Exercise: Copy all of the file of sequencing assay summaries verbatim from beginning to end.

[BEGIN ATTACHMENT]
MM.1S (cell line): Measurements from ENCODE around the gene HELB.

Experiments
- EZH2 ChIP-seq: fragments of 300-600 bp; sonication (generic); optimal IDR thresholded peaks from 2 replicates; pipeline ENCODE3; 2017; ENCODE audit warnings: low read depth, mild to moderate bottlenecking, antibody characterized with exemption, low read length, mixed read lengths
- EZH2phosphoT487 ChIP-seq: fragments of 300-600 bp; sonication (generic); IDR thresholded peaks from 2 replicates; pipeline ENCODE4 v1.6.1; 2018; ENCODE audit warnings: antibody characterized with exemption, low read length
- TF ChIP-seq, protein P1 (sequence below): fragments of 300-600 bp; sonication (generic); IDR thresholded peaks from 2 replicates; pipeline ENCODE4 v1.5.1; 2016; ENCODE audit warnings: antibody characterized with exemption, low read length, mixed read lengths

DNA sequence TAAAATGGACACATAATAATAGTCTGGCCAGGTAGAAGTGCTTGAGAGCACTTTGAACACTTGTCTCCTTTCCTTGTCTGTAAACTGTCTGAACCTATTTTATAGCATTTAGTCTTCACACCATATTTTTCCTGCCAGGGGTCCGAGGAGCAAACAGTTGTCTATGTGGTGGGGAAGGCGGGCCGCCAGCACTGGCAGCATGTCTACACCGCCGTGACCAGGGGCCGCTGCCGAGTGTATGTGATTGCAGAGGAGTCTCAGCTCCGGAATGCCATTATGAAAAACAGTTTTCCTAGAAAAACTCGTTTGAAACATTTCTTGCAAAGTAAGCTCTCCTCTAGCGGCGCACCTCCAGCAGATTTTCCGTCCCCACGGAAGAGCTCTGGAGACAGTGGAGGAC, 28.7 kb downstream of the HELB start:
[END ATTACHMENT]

MM.1S (cell line): Measurements from ENCODE around the gene HELB.

Experiments
- EZH2 ChIP-seq: fragments of 300-600 bp; sonication (generic); optimal IDR thresholded peaks from 2 replicates; pipeline ENCODE3; 2017; ENCODE audit warnings: low read depth, mild to moderate bottlenecking, antibody characterized with exemption, low read length, mixed read lengths
- EZH2phosphoT487 ChIP-seq: fragments of 300-600 bp; sonication (generic); IDR thresholded peaks from 2 replicates; pipeline ENCODE4 v1.6.1; 2018; ENCODE audit warnings: antibody characterized with exemption, low read length
- TF ChIP-seq, protein P1 (sequence below): fragments of 300-600 bp; sonication (generic); IDR thresholded peaks from 2 replicates; pipeline ENCODE4 v1.5.1; 2016; ENCODE audit warnings: antibody characterized with exemption, low read length, mixed read lengths

DNA sequence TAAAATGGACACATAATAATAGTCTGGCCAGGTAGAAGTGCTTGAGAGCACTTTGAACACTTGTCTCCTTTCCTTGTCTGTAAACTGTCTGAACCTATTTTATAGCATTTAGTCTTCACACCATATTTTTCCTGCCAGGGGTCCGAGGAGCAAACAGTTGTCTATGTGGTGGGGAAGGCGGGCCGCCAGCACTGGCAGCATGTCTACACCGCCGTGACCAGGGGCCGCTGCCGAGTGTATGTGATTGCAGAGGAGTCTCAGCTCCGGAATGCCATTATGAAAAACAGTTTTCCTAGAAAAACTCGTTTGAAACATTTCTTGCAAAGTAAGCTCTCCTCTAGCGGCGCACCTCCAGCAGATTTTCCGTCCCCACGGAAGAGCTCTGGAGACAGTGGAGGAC, 28.7 kb downstream of the HELB start: